Liberal arts philosophy reinforced by distribution course requirements

Post-secondary education more than just career paths and financial gain

As per the 2017-18 academic calendar, BA and BSc students at Mount Allison must complete two courses from each of the four distribution areas (arts, humanities, social world and natural science). Within each area, the two courses must also be from different disciplines. In requiring students to take courses from outside of their academic discipline, the argument outlined in the academic calendar is that distribution requirements encourage breadth of study, in keeping with Mt. A’s philosophy of a liberal arts education. The liberal arts value and cultivate an avid curiosity, critical thinking and creative synthesis. They endeavour to instil in students a readiness to interrogate closely, argue cogently and judge fairly.

That said, in promoting wide-ranging studies, Mt. A is fighting an uphill battle. Writing in Harper’s Magazine, William Deresiewicz describes changes in higher education occurring in the US, where undergraduates increasingly major in vocational fields such as business, education and health. He explains that at universities and colleges throughout the country, the most popular majors are those that are practical or favoured by the market. Students gravitate toward economics, biology, engineering and computer science, all fields where they assume the jobs will be. Statistics published by the Association of Universities and Colleges of Canada indicate a similar trend north of the border.

The distribution credit system immerses students in a diverse range of subject matter. Sarah Noonan/Argosy

In step, or even in anticipation, universities have sought to exploit the economic potentiality of students, commodifying their education in the process. This is done through rankings of fields of study by average starting salary, as if earning power were the paramount benefit of a degree. Subject to a narrow, monetised conception of knowledge, universities dismiss anything which appears impractical or not measurable in monetary terms – i.e., the values fostered by the liberal arts.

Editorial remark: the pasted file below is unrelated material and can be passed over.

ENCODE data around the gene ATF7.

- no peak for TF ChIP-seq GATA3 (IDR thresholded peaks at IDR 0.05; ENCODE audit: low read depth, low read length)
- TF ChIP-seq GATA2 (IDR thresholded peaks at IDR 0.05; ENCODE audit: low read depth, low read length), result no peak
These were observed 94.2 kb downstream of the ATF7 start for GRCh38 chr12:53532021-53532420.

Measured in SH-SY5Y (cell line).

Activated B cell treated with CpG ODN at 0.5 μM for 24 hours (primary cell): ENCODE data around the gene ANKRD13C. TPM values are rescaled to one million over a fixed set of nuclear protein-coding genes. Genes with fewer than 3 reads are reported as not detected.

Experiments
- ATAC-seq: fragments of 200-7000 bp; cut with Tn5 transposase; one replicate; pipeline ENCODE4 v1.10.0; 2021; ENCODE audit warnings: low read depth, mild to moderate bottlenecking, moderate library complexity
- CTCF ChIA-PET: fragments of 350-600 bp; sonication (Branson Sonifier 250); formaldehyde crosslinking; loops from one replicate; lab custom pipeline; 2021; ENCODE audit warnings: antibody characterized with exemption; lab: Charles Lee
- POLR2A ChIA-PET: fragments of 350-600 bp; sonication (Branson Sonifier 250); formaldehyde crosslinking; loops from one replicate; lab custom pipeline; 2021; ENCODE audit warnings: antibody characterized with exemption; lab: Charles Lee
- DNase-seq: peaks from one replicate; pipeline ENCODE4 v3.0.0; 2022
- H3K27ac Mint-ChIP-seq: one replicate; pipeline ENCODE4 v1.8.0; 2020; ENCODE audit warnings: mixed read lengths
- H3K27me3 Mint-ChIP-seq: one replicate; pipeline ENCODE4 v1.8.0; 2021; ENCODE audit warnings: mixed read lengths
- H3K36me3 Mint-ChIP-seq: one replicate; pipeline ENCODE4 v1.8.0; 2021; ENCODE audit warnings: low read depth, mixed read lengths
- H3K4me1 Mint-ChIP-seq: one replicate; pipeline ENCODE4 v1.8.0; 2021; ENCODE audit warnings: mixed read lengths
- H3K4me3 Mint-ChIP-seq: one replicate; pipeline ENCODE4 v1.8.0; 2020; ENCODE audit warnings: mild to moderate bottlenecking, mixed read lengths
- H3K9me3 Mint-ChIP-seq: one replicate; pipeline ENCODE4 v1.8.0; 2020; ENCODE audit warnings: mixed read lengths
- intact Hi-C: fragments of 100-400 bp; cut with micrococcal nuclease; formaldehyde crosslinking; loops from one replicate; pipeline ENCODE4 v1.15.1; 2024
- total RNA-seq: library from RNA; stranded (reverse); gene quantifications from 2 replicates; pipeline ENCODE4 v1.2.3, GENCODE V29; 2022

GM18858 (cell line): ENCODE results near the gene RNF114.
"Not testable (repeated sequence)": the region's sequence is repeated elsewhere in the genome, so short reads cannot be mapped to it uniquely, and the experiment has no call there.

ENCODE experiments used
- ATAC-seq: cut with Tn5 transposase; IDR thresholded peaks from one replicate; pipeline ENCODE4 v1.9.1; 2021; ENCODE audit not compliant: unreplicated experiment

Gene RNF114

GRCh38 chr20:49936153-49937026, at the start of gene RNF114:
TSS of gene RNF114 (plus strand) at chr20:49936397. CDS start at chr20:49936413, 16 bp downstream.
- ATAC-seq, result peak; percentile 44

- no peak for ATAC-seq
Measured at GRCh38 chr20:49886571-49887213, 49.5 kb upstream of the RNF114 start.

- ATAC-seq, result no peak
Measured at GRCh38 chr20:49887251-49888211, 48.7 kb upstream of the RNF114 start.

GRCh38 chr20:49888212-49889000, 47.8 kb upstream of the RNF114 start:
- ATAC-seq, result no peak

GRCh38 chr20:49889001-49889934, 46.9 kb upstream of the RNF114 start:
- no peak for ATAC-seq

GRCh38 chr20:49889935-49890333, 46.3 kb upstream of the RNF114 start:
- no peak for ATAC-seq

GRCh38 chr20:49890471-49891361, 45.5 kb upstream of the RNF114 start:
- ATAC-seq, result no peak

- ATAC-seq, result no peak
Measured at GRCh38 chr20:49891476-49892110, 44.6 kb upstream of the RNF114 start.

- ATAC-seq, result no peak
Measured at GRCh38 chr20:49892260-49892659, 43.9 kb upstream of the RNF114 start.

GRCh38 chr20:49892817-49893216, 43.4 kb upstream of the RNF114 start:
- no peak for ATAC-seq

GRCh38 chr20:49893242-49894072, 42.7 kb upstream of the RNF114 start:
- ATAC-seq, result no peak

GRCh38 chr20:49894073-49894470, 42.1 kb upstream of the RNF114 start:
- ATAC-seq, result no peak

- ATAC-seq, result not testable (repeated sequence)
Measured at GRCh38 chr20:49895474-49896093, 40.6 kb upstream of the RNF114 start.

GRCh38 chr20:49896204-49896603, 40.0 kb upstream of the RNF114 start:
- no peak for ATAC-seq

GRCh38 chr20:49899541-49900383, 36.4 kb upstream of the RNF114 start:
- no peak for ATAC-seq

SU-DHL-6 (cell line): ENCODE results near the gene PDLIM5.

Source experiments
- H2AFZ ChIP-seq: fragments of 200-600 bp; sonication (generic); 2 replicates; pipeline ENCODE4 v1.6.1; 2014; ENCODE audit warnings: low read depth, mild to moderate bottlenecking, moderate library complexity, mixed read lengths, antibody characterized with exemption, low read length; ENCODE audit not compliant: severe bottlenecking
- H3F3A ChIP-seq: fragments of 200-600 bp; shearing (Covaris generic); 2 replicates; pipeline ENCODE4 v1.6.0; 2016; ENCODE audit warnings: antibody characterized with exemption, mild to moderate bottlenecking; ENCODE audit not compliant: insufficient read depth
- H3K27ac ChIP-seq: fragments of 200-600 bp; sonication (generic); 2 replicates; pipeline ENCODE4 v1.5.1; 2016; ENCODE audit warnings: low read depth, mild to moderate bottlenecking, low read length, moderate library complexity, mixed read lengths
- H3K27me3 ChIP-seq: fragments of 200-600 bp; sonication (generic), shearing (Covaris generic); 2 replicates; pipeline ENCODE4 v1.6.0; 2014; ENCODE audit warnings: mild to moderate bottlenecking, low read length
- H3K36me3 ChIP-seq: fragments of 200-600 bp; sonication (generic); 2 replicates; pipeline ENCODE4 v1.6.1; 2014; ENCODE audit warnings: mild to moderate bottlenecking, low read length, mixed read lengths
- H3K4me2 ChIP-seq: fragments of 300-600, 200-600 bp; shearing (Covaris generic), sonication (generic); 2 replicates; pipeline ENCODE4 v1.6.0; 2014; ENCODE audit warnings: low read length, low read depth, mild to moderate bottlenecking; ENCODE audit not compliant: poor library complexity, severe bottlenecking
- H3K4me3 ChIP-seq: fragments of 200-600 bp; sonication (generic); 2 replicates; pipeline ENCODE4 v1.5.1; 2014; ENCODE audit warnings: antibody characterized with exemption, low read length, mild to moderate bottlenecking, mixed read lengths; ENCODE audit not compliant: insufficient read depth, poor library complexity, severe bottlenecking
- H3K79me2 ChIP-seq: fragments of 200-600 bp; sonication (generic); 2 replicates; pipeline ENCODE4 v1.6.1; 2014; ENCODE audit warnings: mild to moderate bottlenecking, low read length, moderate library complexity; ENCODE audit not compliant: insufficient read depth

The result is what Deresiewicz calls the “neoliberal arts,” wherein knowledge pursued as an end itself has no place, and instead must have direct application and serve the market. Any notions that learning may have any intrinsic value are disregarded. As a result, only the market purpose of education remains: universities exist simply to transform students into members of the workforce. The pervasive logic of neoliberalism displaces the academic and moral purposes of higher education. Neoliberal ideology has shifted the discourse, making it harder to justify an education driven by a liberal arts philosophy.

Mt. A has chosen to distinguish itself and uphold the philosophy of a liberal arts education. The distribution requirements reflect the need to see higher education in terms of its academic and moral purposes, instead of simply in terms of how it serves the market. Mt. A’s 2017-18 distribution requirements ensure the liberal arts stand fast in the age of neoliberalism, yet it remains to be seen how students will respond to these requirements and whether a liberal arts education will ultimately benefit them.

Isaac Doucette